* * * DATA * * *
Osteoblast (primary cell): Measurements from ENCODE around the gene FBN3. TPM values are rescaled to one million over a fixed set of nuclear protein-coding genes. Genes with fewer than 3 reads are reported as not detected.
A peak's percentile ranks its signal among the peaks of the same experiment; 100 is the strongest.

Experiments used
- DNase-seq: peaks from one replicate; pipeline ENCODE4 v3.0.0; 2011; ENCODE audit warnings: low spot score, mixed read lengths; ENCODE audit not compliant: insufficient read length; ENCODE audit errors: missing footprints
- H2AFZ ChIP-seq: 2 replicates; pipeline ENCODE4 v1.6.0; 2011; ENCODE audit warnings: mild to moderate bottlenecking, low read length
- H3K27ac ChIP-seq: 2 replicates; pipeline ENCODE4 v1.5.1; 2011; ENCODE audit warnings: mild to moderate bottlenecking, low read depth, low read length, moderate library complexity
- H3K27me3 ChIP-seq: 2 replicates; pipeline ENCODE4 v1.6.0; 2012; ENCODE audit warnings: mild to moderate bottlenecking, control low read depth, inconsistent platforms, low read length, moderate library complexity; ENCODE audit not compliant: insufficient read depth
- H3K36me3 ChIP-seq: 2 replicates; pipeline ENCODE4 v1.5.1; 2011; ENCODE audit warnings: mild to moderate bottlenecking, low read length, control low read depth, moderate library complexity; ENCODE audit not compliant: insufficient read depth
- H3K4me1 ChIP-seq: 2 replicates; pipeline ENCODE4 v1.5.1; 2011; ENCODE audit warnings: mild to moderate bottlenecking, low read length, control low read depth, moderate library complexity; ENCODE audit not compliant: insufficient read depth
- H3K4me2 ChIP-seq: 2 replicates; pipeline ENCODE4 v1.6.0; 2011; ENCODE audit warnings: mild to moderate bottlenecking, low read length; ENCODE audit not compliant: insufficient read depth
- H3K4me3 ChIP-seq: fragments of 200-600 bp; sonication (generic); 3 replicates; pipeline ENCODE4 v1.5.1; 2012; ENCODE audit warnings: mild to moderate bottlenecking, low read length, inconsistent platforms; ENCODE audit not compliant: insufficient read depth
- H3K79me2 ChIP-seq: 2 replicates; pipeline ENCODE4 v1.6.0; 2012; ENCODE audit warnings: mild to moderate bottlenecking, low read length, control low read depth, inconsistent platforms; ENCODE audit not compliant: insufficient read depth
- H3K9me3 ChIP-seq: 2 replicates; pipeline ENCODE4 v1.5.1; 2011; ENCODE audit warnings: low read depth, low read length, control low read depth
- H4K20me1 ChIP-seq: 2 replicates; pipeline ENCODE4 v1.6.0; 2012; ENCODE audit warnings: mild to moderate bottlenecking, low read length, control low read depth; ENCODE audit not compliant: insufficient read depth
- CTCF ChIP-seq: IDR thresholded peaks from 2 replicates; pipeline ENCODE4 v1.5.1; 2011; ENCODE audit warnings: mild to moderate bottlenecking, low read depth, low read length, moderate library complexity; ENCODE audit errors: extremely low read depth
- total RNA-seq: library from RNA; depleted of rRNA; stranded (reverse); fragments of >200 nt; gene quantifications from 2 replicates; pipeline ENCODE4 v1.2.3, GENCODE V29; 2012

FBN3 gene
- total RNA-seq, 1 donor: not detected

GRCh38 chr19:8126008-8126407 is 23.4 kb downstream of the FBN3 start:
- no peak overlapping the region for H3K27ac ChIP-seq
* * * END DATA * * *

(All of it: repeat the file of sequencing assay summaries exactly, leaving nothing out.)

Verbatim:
Osteoblast (primary cell): Measurements from ENCODE around the gene FBN3. TPM values are rescaled to one million over a fixed set of nuclear protein-coding genes. Genes with fewer than 3 reads are reported as not detected.
A peak's percentile ranks its signal among the peaks of the same experiment; 100 is the strongest.

Experiments used
- DNase-seq: peaks from one replicate; pipeline ENCODE4 v3.0.0; 2011; ENCODE audit warnings: low spot score, mixed read lengths; ENCODE audit not compliant: insufficient read length; ENCODE audit errors: missing footprints
- H2AFZ ChIP-seq: 2 replicates; pipeline ENCODE4 v1.6.0; 2011; ENCODE audit warnings: mild to moderate bottlenecking, low read length
- H3K27ac ChIP-seq: 2 replicates; pipeline ENCODE4 v1.5.1; 2011; ENCODE audit warnings: mild to moderate bottlenecking, low read depth, low read length, moderate library complexity
- H3K27me3 ChIP-seq: 2 replicates; pipeline ENCODE4 v1.6.0; 2012; ENCODE audit warnings: mild to moderate bottlenecking, control low read depth, inconsistent platforms, low read length, moderate library complexity; ENCODE audit not compliant: insufficient read depth
- H3K36me3 ChIP-seq: 2 replicates; pipeline ENCODE4 v1.5.1; 2011; ENCODE audit warnings: mild to moderate bottlenecking, low read length, control low read depth, moderate library complexity; ENCODE audit not compliant: insufficient read depth
- H3K4me1 ChIP-seq: 2 replicates; pipeline ENCODE4 v1.5.1; 2011; ENCODE audit warnings: mild to moderate bottlenecking, low read length, control low read depth, moderate library complexity; ENCODE audit not compliant: insufficient read depth
- H3K4me2 ChIP-seq: 2 replicates; pipeline ENCODE4 v1.6.0; 2011; ENCODE audit warnings: mild to moderate bottlenecking, low read length; ENCODE audit not compliant: insufficient read depth
- H3K4me3 ChIP-seq: fragments of 200-600 bp; sonication (generic); 3 replicates; pipeline ENCODE4 v1.5.1; 2012; ENCODE audit warnings: mild to moderate bottlenecking, low read length, inconsistent platforms; ENCODE audit not compliant: insufficient read depth
- H3K79me2 ChIP-seq: 2 replicates; pipeline ENCODE4 v1.6.0; 2012; ENCODE audit warnings: mild to moderate bottlenecking, low read length, control low read depth, inconsistent platforms; ENCODE audit not compliant: insufficient read depth
- H3K9me3 ChIP-seq: 2 replicates; pipeline ENCODE4 v1.5.1; 2011; ENCODE audit warnings: low read depth, low read length, control low read depth
- H4K20me1 ChIP-seq: 2 replicates; pipeline ENCODE4 v1.6.0; 2012; ENCODE audit warnings: mild to moderate bottlenecking, low read length, control low read depth; ENCODE audit not compliant: insufficient read depth
- CTCF ChIP-seq: IDR thresholded peaks from 2 replicates; pipeline ENCODE4 v1.5.1; 2011; ENCODE audit warnings: mild to moderate bottlenecking, low read depth, low read length, moderate library complexity; ENCODE audit errors: extremely low read depth
- total RNA-seq: library from RNA; depleted of rRNA; stranded (reverse); fragments of >200 nt; gene quantifications from 2 replicates; pipeline ENCODE4 v1.2.3, GENCODE V29; 2012

FBN3 gene
- total RNA-seq, 1 donor: not detected

GRCh38 chr19:8126008-8126407 is 23.4 kb downstream of the FBN3 start:
- no peak overlapping the region for H3K27ac ChIP-seq